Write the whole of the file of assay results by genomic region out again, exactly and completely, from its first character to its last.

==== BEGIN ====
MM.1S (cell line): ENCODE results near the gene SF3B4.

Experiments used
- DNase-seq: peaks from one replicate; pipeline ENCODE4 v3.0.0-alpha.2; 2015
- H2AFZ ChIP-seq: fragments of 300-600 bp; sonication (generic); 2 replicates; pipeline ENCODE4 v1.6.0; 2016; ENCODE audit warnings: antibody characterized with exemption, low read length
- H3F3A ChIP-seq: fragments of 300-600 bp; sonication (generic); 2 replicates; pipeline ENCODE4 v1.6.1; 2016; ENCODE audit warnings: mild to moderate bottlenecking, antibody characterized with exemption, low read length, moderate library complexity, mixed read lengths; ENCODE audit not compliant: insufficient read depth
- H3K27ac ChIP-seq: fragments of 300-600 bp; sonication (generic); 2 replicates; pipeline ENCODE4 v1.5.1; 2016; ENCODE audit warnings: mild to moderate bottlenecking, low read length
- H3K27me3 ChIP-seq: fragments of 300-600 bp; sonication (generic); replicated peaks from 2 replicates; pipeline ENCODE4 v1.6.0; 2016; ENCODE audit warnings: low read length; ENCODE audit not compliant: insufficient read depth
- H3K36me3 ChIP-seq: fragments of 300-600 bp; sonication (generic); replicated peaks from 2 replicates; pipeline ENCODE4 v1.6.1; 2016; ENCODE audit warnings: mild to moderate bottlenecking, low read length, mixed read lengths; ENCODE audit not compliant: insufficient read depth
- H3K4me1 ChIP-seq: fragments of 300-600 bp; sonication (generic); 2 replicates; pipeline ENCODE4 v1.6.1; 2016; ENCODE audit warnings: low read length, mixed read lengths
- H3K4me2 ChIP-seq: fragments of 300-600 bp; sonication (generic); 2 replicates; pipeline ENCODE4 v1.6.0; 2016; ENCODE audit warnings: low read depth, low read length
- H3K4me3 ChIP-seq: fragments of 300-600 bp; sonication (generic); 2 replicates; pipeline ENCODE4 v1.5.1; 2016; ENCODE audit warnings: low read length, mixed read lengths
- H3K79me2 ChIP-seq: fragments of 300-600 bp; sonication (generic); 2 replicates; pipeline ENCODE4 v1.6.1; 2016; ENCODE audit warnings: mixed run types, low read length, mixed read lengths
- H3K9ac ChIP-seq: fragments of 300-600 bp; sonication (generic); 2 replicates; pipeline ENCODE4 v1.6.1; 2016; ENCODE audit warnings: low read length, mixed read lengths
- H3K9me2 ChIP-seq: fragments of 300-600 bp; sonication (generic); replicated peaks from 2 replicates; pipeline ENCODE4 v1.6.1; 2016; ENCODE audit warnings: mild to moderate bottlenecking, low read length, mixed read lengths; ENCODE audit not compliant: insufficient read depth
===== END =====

MM.1S (cell line): ENCODE results near the gene SF3B4.

Experiments used
- DNase-seq: peaks from one replicate; pipeline ENCODE4 v3.0.0-alpha.2; 2015
- H2AFZ ChIP-seq: fragments of 300-600 bp; sonication (generic); 2 replicates; pipeline ENCODE4 v1.6.0; 2016; ENCODE audit warnings: antibody characterized with exemption, low read length
- H3F3A ChIP-seq: fragments of 300-600 bp; sonication (generic); 2 replicates; pipeline ENCODE4 v1.6.1; 2016; ENCODE audit warnings: mild to moderate bottlenecking, antibody characterized with exemption, low read length, moderate library complexity, mixed read lengths; ENCODE audit not compliant: insufficient read depth
- H3K27ac ChIP-seq: fragments of 300-600 bp; sonication (generic); 2 replicates; pipeline ENCODE4 v1.5.1; 2016; ENCODE audit warnings: mild to moderate bottlenecking, low read length
- H3K27me3 ChIP-seq: fragments of 300-600 bp; sonication (generic); replicated peaks from 2 replicates; pipeline ENCODE4 v1.6.0; 2016; ENCODE audit warnings: low read length; ENCODE audit not compliant: insufficient read depth
- H3K36me3 ChIP-seq: fragments of 300-600 bp; sonication (generic); replicated peaks from 2 replicates; pipeline ENCODE4 v1.6.1; 2016; ENCODE audit warnings: mild to moderate bottlenecking, low read length, mixed read lengths; ENCODE audit not compliant: insufficient read depth
- H3K4me1 ChIP-seq: fragments of 300-600 bp; sonication (generic); 2 replicates; pipeline ENCODE4 v1.6.1; 2016; ENCODE audit warnings: low read length, mixed read lengths
- H3K4me2 ChIP-seq: fragments of 300-600 bp; sonication (generic); 2 replicates; pipeline ENCODE4 v1.6.0; 2016; ENCODE audit warnings: low read depth, low read length
- H3K4me3 ChIP-seq: fragments of 300-600 bp; sonication (generic); 2 replicates; pipeline ENCODE4 v1.5.1; 2016; ENCODE audit warnings: low read length, mixed read lengths
- H3K79me2 ChIP-seq: fragments of 300-600 bp; sonication (generic); 2 replicates; pipeline ENCODE4 v1.6.1; 2016; ENCODE audit warnings: mixed run types, low read length, mixed read lengths
- H3K9ac ChIP-seq: fragments of 300-600 bp; sonication (generic); 2 replicates; pipeline ENCODE4 v1.6.1; 2016; ENCODE audit warnings: low read length, mixed read lengths
- H3K9me2 ChIP-seq: fragments of 300-600 bp; sonication (generic); replicated peaks from 2 replicates; pipeline ENCODE4 v1.6.1; 2016; ENCODE audit warnings: mild to moderate bottlenecking, low read length, mixed read lengths; ENCODE audit not compliant: insufficient read depth